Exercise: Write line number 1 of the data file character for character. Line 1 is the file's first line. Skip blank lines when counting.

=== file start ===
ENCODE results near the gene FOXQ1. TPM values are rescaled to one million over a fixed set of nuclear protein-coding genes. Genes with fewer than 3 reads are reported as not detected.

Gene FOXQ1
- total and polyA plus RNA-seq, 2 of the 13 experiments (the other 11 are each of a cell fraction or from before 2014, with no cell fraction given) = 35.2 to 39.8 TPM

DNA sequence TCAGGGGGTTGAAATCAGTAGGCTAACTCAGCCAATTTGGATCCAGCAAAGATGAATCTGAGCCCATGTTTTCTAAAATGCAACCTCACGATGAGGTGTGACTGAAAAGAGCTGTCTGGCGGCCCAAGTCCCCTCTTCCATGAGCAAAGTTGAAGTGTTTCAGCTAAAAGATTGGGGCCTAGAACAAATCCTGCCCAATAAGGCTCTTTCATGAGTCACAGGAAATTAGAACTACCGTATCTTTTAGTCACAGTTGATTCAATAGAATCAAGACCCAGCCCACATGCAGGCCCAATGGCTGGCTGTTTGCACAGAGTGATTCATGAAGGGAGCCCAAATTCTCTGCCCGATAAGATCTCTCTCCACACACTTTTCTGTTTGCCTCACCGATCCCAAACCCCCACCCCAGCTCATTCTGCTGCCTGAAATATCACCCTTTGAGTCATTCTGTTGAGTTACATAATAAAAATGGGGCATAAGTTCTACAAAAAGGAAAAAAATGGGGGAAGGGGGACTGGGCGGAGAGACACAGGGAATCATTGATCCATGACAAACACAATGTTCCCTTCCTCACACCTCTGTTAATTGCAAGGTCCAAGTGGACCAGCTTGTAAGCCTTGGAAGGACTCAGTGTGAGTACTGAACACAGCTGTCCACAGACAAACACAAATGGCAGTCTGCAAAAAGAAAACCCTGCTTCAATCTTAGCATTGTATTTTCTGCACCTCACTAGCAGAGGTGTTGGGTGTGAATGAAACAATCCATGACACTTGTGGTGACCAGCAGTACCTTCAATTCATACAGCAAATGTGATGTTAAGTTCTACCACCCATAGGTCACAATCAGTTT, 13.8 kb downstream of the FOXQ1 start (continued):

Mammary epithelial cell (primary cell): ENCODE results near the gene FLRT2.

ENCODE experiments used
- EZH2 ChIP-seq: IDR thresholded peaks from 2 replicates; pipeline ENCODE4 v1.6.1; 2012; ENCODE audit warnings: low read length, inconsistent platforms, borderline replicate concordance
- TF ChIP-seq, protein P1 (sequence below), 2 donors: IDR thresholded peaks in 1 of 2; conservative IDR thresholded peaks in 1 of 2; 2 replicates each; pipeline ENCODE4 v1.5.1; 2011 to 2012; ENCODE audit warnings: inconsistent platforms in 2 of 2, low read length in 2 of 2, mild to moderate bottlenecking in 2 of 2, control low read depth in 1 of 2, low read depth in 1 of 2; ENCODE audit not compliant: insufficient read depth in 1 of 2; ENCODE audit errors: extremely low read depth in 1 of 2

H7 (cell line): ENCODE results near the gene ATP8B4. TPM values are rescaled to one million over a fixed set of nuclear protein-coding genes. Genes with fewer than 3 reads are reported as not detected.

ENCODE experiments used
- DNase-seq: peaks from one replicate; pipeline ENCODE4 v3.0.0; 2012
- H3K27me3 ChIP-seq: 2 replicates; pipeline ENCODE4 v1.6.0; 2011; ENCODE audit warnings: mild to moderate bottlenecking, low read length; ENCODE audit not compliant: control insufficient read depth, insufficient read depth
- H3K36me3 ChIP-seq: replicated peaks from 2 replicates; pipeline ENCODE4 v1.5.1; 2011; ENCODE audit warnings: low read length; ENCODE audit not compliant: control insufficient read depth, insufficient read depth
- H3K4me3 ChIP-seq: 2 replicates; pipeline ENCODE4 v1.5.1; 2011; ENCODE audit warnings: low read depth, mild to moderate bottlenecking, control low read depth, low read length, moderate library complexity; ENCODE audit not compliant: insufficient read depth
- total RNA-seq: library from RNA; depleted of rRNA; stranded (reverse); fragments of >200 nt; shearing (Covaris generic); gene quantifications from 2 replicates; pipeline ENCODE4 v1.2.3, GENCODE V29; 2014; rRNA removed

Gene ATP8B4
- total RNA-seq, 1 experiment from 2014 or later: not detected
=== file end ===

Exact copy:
ENCODE results near the gene FOXQ1. TPM values are rescaled to one million over a fixed set of nuclear protein-coding genes. Genes with fewer than 3 reads are reported as not detected.